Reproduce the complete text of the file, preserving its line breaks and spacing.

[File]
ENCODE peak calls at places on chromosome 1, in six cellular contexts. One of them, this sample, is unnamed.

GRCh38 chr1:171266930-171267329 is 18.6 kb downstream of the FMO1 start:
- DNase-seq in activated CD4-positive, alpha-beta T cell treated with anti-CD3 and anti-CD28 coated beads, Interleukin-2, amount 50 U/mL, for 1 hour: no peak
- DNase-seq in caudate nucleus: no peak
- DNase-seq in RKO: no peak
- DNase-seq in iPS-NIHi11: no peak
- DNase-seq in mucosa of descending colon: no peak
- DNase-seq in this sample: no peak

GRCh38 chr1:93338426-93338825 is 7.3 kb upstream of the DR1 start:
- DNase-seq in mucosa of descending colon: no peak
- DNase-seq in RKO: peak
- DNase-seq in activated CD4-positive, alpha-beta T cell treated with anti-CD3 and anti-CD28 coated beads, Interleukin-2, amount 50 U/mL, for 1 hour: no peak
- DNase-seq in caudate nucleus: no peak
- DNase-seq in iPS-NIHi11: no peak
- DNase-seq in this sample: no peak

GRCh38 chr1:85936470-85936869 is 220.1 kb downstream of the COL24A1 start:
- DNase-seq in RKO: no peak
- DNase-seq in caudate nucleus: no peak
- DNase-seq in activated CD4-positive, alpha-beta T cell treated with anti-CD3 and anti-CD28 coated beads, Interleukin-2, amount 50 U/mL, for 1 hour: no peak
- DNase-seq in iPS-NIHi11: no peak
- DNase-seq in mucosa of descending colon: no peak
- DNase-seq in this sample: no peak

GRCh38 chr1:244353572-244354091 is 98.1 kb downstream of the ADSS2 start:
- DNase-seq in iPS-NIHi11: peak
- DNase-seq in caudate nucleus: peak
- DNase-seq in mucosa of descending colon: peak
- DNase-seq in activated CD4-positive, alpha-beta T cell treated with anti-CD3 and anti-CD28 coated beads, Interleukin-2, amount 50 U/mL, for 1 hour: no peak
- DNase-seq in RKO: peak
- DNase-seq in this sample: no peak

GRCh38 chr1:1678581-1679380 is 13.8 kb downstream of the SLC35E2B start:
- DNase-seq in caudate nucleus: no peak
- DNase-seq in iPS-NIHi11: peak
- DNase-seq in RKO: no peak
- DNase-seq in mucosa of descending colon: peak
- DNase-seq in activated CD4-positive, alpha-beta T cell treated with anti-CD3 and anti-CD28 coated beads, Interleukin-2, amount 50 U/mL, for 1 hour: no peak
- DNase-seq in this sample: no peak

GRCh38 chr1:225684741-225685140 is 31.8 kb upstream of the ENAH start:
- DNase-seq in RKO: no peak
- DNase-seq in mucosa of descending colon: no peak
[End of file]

ENCODE peak calls at places on chromosome 1, in six cellular contexts. One of them, this sample, is unnamed.

GRCh38 chr1:171266930-171267329 is 18.6 kb downstream of the FMO1 start:
- DNase-seq in activated CD4-positive, alpha-beta T cell treated with anti-CD3 and anti-CD28 coated beads, Interleukin-2, amount 50 U/mL, for 1 hour: no peak
- DNase-seq in caudate nucleus: no peak
- DNase-seq in RKO: no peak
- DNase-seq in iPS-NIHi11: no peak
- DNase-seq in mucosa of descending colon: no peak
- DNase-seq in this sample: no peak

GRCh38 chr1:93338426-93338825 is 7.3 kb upstream of the DR1 start:
- DNase-seq in mucosa of descending colon: no peak
- DNase-seq in RKO: peak
- DNase-seq in activated CD4-positive, alpha-beta T cell treated with anti-CD3 and anti-CD28 coated beads, Interleukin-2, amount 50 U/mL, for 1 hour: no peak
- DNase-seq in caudate nucleus: no peak
- DNase-seq in iPS-NIHi11: no peak
- DNase-seq in this sample: no peak

GRCh38 chr1:85936470-85936869 is 220.1 kb downstream of the COL24A1 start:
- DNase-seq in RKO: no peak
- DNase-seq in caudate nucleus: no peak
- DNase-seq in activated CD4-positive, alpha-beta T cell treated with anti-CD3 and anti-CD28 coated beads, Interleukin-2, amount 50 U/mL, for 1 hour: no peak
- DNase-seq in iPS-NIHi11: no peak
- DNase-seq in mucosa of descending colon: no peak
- DNase-seq in this sample: no peak

GRCh38 chr1:244353572-244354091 is 98.1 kb downstream of the ADSS2 start:
- DNase-seq in iPS-NIHi11: peak
- DNase-seq in caudate nucleus: peak
- DNase-seq in mucosa of descending colon: peak
- DNase-seq in activated CD4-positive, alpha-beta T cell treated with anti-CD3 and anti-CD28 coated beads, Interleukin-2, amount 50 U/mL, for 1 hour: no peak
- DNase-seq in RKO: peak
- DNase-seq in this sample: no peak

GRCh38 chr1:1678581-1679380 is 13.8 kb downstream of the SLC35E2B start:
- DNase-seq in caudate nucleus: no peak
- DNase-seq in iPS-NIHi11: peak
- DNase-seq in RKO: no peak
- DNase-seq in mucosa of descending colon: peak
- DNase-seq in activated CD4-positive, alpha-beta T cell treated with anti-CD3 and anti-CD28 coated beads, Interleukin-2, amount 50 U/mL, for 1 hour: no peak
- DNase-seq in this sample: no peak

GRCh38 chr1:225684741-225685140 is 31.8 kb upstream of the ENAH start:
- DNase-seq in RKO: no peak
- DNase-seq in mucosa of descending colon: no peak